•County governments such as Kakamega, Kisumu and Siaya which are malaria-endemic have put in place strong primary health care systems.
•The counties that have an active governance strategy to health programmes will see improvements in antenatal care visits, testing and treatment for diseases like HIV, Malaria, and child immunizations.
The “Zero malaria starts with me” was the rallying call for World Malaria Day 2021.
The slogan was designed to keep malaria initiatives on the political agenda, mobilise resources by making the message more personal, and impress on communities and individuals to take ownership of certain aspects of malaria prevention.
The fact that various initiatives are being launched at the community level goes a long way to show the integral role that the county governments play when it comes to achieving UHC.
This requires that county governments offer support to actualise the strategies including strengthening legal frameworks and legislation to support the delivery of community health services at subcounty and ward levels.
The right policies being formulated will see increased and sustainable financing for community health thereby strengthening the delivery of quality community health services.
The launching of initiatives such as the Community Health Units for Universal Health Coverage platform strengthens individuals, households and communities.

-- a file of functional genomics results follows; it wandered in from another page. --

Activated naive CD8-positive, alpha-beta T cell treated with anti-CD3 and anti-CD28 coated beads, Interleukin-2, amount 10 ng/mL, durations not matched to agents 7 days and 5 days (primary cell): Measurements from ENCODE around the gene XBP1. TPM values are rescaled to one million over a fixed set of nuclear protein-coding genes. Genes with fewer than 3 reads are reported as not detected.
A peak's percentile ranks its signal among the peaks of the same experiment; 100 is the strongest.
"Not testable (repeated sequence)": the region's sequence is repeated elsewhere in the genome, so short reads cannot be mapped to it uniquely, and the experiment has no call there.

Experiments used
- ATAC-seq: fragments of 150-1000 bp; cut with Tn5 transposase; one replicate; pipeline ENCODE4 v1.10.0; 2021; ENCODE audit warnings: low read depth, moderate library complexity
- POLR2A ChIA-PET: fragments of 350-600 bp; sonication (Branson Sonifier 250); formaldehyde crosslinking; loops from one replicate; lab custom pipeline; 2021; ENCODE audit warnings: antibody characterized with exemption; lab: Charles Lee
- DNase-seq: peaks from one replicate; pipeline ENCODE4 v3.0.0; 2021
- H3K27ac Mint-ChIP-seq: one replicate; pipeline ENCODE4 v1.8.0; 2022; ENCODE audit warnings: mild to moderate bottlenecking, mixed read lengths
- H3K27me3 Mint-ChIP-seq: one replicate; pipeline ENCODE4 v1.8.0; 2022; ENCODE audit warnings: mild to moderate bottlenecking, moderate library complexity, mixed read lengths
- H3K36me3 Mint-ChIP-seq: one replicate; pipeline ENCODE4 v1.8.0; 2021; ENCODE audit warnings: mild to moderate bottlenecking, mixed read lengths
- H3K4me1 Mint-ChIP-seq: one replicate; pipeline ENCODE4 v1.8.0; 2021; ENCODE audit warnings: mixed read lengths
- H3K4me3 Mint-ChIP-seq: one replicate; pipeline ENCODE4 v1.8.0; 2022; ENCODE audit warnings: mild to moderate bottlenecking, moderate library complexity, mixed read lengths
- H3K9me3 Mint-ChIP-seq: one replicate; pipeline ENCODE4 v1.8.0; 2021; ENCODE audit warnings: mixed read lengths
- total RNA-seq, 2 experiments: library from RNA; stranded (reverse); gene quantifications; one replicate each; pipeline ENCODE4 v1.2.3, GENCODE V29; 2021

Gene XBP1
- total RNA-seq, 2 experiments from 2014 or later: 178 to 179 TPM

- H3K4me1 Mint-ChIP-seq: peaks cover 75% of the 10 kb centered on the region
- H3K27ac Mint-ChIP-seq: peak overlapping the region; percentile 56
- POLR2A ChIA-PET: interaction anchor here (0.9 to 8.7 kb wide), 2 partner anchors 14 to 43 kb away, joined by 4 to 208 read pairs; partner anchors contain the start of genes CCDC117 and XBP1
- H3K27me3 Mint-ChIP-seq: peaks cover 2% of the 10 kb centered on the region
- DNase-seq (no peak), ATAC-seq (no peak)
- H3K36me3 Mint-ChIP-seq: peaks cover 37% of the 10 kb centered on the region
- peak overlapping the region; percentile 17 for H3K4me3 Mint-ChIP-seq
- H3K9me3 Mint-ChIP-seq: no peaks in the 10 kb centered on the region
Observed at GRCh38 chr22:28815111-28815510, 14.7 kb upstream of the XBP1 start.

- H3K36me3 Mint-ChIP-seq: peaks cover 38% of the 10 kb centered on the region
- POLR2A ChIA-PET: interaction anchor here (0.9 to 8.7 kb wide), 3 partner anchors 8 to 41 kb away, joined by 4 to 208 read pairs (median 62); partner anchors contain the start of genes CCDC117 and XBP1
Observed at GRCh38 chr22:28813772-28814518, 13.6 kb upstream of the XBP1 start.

This ensures that malaria is fought at the grassroots level. It may be the only way that Kenya will achieve UHC and zero malaria.
The strategy involves Community Health Volunteers making home visits and delivering health promotion messages, treating common ailments and illnesses, and also establishing protocols for Community-Based Maternal and Newborn Health.
This design requires all players in the county governments to take up a role where proper governance and management will ensure the success of the programmes.
Various county governments have tried to improve human resources for community health, increase financing of community health making better health outcomes in communities through improved coordination in leadership.
This will see to it that the implemented and audited malaria control programmes are assisted in the development of client corporate policy and standards around malaria for a long period even after a country is declared malaria-free.
County governments such as Kakamega, Kisumu and Siaya which are malaria-endemic have put in place strong primary healthcare systems.
However, they need to involve good governance that will ensure access to malaria prevention, diagnosis and treatment services, without financial hardship, for everyone, together with strong community engagement where dedicated networks of volunteer health workers have to detect and treat the disease in remote and hard-to-reach villages.
Although progress in the response to malaria has stalled in the last two years, when Covid-19 emerged as a serious challenge to malaria response nationwide, the government tried to maintain essential health services, including for malaria, while ensuring that communities and health workers are protected from Covid transmission and the CHVs continue making households access nets and antimalarial medicines.
The counties that have an active governance strategy to health programmes will see improvements in antenatal care visits, testing and treatment for diseases like HIV, malaria, and child immunisations.
The writer is a student at Maseno University
Edited by Kiilu Damaris